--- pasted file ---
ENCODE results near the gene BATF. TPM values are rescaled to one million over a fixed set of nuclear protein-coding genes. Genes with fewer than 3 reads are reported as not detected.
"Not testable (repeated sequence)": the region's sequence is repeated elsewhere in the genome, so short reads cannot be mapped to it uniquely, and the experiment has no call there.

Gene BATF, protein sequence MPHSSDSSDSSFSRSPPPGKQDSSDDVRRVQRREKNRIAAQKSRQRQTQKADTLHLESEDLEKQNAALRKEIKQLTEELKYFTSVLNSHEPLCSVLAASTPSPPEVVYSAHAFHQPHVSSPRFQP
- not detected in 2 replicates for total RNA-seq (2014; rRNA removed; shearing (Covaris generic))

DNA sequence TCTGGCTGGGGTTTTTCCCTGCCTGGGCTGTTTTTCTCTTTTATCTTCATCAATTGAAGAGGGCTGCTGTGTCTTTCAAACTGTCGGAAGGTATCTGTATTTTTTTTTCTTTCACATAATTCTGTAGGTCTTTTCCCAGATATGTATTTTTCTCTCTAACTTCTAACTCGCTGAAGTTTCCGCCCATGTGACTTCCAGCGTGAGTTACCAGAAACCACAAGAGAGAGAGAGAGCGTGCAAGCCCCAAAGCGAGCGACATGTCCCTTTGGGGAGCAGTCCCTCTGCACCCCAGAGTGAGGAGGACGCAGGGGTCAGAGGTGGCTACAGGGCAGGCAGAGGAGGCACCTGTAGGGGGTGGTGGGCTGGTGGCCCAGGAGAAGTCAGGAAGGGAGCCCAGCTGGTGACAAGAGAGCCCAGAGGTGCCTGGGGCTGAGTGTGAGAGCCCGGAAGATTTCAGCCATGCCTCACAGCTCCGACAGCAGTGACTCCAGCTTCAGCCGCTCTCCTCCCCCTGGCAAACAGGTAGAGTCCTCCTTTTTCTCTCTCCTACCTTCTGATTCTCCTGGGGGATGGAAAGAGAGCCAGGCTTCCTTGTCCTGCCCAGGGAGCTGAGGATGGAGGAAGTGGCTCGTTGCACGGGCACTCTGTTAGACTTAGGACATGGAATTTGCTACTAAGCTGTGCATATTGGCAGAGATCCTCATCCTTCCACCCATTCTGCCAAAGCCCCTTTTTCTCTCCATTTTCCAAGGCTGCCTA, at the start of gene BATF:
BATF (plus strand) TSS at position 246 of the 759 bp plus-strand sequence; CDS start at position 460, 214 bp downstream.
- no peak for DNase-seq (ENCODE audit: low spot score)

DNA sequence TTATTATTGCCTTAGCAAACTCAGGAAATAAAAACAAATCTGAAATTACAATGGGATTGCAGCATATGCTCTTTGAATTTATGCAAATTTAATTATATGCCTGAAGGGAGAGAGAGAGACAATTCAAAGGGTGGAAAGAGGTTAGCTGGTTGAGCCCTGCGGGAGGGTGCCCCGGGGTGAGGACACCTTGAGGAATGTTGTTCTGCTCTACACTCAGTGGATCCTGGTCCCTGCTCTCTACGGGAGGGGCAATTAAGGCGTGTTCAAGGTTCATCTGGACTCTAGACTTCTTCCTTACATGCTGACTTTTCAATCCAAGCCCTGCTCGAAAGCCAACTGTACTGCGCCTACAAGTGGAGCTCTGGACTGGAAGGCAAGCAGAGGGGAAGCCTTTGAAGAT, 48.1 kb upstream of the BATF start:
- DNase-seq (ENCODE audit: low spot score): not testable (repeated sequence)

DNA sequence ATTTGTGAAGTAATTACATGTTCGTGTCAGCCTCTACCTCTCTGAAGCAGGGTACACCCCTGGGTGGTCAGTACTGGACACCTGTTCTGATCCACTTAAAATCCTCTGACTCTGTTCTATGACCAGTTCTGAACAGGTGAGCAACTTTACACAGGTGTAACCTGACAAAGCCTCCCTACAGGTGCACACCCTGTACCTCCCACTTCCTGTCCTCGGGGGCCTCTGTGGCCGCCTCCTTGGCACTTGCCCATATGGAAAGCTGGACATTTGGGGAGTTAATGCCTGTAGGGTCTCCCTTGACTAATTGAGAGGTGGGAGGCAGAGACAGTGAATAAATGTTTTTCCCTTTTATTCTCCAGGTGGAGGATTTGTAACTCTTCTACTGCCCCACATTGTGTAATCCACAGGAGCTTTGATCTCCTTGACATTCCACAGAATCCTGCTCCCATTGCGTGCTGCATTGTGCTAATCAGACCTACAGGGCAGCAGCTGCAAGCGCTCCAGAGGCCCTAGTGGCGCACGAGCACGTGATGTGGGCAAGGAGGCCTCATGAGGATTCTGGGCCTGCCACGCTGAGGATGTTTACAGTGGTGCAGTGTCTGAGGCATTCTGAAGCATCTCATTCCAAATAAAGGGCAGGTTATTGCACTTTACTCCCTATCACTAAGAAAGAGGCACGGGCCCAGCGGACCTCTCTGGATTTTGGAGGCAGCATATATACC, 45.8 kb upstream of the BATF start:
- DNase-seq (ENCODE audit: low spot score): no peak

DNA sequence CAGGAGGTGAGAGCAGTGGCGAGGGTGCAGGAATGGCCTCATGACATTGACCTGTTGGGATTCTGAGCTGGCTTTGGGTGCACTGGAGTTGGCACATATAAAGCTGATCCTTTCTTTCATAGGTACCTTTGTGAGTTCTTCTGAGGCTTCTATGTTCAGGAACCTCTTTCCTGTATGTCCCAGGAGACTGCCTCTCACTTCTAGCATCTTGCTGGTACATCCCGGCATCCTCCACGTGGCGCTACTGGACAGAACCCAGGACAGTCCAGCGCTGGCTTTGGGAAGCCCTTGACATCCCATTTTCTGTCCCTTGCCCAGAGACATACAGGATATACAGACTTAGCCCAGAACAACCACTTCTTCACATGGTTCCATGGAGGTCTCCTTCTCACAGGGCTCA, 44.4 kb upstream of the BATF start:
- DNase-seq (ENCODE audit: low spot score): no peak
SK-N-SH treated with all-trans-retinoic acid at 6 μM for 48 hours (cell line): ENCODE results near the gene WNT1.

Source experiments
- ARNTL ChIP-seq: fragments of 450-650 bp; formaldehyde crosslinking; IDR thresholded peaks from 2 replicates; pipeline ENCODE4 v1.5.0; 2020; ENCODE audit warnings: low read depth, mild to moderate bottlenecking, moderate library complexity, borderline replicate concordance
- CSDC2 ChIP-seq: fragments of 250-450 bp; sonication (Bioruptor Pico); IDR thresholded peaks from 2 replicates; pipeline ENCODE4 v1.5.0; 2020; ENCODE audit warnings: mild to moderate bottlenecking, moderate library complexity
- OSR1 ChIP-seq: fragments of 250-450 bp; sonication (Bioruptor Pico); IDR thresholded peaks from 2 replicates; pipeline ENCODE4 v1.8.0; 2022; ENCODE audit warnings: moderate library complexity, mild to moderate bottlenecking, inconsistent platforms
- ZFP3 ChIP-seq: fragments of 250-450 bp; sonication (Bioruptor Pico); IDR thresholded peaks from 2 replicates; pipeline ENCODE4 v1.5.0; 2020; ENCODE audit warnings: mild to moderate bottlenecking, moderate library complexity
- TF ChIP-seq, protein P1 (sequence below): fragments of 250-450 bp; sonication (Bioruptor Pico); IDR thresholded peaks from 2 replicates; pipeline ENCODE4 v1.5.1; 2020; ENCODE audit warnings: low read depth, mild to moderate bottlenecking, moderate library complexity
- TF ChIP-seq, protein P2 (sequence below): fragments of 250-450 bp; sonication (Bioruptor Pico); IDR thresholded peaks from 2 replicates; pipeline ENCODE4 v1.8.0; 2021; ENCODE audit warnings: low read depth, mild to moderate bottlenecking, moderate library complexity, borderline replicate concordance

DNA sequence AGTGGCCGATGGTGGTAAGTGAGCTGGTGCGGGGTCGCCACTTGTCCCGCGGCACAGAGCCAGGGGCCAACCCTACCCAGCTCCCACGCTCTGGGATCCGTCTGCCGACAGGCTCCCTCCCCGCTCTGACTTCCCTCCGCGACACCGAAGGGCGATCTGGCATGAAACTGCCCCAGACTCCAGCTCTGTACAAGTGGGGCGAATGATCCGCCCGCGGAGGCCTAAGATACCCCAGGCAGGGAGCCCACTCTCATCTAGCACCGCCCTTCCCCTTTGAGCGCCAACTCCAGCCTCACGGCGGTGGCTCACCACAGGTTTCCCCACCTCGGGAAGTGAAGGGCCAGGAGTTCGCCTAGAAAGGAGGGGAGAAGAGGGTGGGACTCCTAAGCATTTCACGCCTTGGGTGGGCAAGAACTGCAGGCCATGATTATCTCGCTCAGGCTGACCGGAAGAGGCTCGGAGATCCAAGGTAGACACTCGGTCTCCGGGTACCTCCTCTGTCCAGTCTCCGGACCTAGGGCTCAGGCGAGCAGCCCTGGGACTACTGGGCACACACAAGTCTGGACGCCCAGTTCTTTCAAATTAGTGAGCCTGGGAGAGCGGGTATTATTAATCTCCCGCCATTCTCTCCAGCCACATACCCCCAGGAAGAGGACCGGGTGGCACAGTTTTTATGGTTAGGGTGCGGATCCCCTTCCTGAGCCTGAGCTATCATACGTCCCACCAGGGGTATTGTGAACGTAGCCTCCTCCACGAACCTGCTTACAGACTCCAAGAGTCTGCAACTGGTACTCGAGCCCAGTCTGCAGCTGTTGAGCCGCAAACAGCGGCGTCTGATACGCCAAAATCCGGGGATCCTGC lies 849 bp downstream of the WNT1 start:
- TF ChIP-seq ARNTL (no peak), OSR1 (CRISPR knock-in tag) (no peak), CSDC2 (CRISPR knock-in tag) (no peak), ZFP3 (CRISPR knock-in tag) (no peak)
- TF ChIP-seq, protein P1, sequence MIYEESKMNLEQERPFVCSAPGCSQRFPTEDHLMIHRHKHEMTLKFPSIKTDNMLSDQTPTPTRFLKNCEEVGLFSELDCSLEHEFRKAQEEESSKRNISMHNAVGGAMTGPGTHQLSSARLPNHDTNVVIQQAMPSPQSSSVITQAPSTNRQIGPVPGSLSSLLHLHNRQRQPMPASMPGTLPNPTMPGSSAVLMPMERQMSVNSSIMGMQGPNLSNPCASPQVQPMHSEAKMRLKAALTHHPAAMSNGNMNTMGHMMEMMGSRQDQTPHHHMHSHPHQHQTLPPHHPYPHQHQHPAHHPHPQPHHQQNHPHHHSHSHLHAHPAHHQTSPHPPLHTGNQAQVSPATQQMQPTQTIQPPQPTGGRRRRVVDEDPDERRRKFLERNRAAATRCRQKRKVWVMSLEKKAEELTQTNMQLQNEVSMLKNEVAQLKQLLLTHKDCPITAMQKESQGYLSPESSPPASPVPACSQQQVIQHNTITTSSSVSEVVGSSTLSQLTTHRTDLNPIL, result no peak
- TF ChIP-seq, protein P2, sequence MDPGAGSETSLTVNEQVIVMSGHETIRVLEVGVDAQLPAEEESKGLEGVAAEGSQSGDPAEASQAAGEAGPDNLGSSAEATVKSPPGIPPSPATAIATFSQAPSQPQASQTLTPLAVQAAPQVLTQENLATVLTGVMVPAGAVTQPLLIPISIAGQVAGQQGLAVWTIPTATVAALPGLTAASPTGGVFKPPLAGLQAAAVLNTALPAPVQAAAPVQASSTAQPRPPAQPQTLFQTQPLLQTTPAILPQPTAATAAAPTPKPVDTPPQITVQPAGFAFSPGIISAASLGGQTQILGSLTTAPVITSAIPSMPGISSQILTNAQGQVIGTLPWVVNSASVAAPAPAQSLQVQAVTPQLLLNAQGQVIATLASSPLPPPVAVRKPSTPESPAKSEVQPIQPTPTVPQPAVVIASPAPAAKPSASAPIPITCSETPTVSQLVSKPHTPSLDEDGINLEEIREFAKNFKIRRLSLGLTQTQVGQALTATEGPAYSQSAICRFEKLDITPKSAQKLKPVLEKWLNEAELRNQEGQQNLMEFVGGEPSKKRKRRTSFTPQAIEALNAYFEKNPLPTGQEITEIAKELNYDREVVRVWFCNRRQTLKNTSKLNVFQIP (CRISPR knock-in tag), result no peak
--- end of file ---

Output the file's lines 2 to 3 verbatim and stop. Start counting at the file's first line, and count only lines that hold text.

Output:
"Not testable (repeated sequence)": the region's sequence is repeated elsewhere in the genome, so short reads cannot be mapped to it uniquely, and the experiment has no call there.

Gene BATF, protein sequence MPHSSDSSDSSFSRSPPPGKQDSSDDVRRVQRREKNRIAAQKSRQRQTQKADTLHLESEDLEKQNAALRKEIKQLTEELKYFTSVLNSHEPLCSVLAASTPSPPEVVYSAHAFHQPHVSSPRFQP